Learn more about Zion National Park here.

\\ Other Great Spots to Add to the Itinerary

While the Big 5 National Parks get most of the attention and tourists in Southern Utah, there are a lot of other really cool places to explore nearby. Plus, because of how popular the national parks are, you can very easily find yourself all alone in the desert once you actually head out of the parks.

Goblin Valley State Park and Little Wild Horse Canyon

Located off of Highway 24 and about an hour and 45 minutes from Canyonlands and Arches National Parks (and only about an hour from Capitol Reef National Park) sits a rather otherworldly landscape. Goblin Valley is famous for its high number of hoodoos - which are known locally at "goblins." Interestingly enough, this state park, along with Bryce Canyon National Park, has the highest concentration of hoodoos in the world.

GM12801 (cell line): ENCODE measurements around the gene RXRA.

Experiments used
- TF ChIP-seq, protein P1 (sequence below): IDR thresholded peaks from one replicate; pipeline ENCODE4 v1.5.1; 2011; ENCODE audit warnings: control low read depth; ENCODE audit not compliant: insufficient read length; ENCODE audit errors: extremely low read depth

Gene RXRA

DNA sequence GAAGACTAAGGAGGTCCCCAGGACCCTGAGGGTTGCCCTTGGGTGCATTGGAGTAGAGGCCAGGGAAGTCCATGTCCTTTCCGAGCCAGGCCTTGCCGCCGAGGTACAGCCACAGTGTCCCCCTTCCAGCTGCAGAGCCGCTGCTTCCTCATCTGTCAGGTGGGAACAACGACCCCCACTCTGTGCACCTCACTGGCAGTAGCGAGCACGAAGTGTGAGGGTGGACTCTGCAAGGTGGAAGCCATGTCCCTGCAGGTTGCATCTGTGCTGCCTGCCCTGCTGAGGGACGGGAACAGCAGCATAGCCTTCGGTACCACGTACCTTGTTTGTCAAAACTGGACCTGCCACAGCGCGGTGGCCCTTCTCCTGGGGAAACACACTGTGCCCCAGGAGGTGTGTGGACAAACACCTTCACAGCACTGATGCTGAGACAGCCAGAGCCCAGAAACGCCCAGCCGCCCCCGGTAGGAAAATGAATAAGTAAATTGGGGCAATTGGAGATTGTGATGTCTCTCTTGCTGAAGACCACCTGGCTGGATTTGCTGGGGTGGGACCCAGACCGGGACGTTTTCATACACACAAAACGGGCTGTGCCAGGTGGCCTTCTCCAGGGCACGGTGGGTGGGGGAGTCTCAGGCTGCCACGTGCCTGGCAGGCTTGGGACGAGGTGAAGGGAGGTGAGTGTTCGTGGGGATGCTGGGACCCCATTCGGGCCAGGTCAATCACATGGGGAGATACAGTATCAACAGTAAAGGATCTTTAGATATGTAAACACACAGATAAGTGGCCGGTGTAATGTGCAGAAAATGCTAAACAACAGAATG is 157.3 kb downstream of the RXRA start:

If planning to visit Goblin Valley State Park, we recommend spending some time simply walking around the hoodoos and maybe exploring some of the other unique rock formations (including The Three Sisters). You can stay at the campground in the park or at one of their fancy yurts. This is a great idea if you are into astronomy for the park is a designated Dark Sky Park. It costs $20 per vehicle to enter and $35 for camping (per night). The yurts are $100 per night.

If heading to Goblin Valley State Park, we also recommend checking out the nearby Little Wild Horse Canyon hiking trail. The 8-mile long trail loops around colorful wide open canyons and through stunning slot canyons - giving you a great precursor into the magical landscape that southern Utah has to offer.

To reach the trailhead, head out from the state park and turn left onto Wild Horse Road. Drive for a couple of miles until you see an obvious parking lot on the right. From the park it is just over 6 miles to the trailhead.

Grand Staircase-Escalante National Monument and Highway 12

Located in the far southern edge of southern Utah is the absolutely crazy area of Grand Staircase-Escalante National Monument, one of the largest federally protected areas in the lower 48 states. This rugged landscape was one of the last areas in the country to be mapped and explored. Due to this, it still feels very untamed and wild.